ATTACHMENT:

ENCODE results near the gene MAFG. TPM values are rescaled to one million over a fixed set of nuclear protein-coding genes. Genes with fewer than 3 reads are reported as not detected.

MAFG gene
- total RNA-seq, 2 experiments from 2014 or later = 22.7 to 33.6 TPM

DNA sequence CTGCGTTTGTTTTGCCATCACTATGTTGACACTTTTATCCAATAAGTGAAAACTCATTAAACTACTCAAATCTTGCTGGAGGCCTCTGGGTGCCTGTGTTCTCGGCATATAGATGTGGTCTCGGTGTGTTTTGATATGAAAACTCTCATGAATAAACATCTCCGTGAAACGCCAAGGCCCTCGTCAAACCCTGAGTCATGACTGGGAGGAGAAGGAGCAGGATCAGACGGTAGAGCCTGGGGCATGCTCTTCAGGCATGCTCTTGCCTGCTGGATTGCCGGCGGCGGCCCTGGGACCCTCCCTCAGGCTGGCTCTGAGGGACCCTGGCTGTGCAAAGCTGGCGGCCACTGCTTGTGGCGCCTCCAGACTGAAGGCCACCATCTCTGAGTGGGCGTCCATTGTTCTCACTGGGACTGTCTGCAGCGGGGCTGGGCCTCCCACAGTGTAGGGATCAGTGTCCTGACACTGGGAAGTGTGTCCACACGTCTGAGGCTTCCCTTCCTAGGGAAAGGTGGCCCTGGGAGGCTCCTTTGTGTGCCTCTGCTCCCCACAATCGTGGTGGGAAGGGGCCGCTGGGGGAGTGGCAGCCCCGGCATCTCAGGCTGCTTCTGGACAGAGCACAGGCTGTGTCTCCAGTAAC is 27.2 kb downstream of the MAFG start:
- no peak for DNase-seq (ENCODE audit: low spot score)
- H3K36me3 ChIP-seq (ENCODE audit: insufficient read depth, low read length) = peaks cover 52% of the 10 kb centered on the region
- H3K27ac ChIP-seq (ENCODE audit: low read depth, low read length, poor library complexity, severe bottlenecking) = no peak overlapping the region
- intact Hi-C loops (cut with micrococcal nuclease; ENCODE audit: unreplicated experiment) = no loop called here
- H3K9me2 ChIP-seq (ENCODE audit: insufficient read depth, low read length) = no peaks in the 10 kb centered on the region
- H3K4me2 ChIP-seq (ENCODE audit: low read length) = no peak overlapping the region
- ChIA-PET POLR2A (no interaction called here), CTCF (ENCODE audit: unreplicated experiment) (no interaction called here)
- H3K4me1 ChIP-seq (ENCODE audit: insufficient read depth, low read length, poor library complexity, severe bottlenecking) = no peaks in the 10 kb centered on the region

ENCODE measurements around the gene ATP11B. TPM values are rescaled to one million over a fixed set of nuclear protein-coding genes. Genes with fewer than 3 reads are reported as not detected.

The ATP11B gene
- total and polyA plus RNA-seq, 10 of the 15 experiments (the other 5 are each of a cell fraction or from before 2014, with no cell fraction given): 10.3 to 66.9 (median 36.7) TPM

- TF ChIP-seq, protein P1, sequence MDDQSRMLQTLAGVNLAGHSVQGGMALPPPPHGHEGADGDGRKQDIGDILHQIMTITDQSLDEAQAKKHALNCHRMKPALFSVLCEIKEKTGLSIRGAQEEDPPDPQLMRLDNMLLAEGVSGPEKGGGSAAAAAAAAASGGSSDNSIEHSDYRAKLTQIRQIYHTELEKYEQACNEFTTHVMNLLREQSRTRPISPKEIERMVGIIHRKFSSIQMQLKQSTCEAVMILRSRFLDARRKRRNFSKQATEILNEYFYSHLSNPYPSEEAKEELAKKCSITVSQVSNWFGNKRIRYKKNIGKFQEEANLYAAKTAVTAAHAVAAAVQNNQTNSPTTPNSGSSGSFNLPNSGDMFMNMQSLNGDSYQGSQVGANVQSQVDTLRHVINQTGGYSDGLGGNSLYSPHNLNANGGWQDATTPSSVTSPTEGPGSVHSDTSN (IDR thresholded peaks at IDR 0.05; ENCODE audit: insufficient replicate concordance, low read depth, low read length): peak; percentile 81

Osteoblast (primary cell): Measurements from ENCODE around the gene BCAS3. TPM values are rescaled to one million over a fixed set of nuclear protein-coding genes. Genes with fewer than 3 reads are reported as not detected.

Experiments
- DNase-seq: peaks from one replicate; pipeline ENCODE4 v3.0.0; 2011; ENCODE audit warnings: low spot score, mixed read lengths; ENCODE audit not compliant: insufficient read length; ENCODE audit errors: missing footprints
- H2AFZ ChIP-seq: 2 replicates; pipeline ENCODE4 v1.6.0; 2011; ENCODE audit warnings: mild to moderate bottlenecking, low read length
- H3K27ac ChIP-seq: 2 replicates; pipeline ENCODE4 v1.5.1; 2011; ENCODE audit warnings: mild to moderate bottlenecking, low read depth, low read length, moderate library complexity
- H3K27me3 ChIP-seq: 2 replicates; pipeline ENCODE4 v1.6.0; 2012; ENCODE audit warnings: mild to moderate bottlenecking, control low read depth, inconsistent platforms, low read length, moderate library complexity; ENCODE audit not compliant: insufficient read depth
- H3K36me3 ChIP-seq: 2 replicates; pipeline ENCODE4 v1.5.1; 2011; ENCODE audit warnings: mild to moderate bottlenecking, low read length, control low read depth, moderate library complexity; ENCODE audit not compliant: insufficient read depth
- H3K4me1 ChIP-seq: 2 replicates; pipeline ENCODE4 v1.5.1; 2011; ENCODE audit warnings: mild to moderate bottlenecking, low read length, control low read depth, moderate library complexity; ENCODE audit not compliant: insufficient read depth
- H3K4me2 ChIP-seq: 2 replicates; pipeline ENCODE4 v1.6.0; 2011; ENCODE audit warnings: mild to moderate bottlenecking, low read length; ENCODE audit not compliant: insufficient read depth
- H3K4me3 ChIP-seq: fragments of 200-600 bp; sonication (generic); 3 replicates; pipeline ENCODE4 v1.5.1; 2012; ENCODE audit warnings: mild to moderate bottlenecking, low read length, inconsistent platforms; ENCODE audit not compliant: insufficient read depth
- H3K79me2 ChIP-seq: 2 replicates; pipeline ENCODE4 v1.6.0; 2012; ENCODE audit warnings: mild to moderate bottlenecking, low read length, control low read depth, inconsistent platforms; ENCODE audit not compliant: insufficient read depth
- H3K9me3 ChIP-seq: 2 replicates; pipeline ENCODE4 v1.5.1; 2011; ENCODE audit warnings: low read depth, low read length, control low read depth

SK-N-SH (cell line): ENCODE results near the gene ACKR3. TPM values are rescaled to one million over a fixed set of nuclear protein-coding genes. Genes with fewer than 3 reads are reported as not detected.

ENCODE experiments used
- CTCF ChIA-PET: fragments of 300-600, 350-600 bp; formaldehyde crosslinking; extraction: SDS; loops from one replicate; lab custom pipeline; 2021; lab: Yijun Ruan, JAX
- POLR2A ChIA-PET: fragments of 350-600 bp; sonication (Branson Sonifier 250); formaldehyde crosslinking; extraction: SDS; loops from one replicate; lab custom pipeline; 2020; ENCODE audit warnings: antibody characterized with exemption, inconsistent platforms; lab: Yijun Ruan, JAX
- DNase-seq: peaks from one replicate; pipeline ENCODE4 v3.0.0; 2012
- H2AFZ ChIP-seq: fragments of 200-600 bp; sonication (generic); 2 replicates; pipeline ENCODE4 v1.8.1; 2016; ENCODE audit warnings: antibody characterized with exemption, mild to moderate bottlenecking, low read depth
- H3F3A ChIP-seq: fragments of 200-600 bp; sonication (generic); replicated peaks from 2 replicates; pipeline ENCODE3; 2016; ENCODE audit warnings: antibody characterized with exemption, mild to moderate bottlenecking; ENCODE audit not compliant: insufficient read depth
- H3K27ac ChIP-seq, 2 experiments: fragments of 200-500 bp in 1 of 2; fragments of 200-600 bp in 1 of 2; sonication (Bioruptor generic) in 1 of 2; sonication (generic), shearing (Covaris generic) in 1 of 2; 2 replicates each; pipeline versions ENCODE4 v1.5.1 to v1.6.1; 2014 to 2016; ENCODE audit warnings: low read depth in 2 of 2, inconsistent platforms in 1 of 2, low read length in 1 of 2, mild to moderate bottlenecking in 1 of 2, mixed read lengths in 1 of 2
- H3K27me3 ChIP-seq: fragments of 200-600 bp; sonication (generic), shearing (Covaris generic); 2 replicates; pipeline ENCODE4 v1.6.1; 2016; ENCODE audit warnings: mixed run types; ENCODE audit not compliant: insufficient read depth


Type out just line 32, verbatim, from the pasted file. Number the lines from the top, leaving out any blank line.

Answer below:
- POLR2A ChIA-PET: fragments of 350-600 bp; sonication (Branson Sonifier 250); formaldehyde crosslinking; extraction: SDS; loops from one replicate; lab custom pipeline; 2020; ENCODE audit warnings: antibody characterized with exemption, inconsistent platforms; lab: Yijun Ruan, JAX